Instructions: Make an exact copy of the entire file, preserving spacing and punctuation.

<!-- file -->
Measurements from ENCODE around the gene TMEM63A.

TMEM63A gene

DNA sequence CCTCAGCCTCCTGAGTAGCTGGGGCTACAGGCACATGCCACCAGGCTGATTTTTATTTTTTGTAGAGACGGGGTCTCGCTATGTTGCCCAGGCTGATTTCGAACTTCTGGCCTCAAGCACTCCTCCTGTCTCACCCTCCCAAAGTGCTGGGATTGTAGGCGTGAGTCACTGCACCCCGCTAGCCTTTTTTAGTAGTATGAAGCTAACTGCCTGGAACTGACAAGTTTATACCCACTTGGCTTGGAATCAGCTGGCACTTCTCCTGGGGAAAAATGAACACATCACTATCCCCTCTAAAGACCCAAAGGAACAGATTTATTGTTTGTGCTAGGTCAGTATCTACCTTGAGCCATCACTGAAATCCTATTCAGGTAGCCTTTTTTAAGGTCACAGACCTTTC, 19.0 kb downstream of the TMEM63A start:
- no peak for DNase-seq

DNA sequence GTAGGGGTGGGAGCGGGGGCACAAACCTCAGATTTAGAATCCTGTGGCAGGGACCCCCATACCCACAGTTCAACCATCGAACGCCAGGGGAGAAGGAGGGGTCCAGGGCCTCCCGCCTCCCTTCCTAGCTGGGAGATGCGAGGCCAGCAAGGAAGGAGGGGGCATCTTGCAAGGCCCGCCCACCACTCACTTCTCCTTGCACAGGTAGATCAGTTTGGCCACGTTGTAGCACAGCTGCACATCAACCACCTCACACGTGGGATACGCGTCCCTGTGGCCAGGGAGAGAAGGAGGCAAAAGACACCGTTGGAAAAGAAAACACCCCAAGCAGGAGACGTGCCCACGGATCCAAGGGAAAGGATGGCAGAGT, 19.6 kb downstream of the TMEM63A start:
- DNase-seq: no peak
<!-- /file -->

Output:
Measurements from ENCODE around the gene TMEM63A.

TMEM63A gene

DNA sequence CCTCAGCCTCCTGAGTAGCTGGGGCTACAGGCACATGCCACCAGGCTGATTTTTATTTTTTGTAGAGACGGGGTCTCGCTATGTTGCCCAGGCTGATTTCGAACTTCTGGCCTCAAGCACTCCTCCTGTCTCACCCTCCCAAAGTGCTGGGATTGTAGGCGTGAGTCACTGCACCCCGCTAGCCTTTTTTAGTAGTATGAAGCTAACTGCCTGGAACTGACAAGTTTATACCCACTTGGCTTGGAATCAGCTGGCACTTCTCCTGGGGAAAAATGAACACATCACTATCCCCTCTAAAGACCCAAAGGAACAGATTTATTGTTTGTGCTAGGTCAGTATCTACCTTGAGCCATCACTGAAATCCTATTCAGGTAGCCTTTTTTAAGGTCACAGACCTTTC, 19.0 kb downstream of the TMEM63A start:
- no peak for DNase-seq

DNA sequence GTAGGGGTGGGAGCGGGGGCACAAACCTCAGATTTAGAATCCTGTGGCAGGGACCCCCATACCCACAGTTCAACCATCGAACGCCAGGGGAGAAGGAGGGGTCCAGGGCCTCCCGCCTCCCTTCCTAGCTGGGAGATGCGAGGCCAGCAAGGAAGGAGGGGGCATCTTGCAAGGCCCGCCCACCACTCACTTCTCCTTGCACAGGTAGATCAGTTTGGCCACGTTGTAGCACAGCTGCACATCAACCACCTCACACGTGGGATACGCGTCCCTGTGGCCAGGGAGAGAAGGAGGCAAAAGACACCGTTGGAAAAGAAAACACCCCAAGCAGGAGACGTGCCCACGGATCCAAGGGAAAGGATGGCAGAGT, 19.6 kb downstream of the TMEM63A start:
- DNase-seq: no peak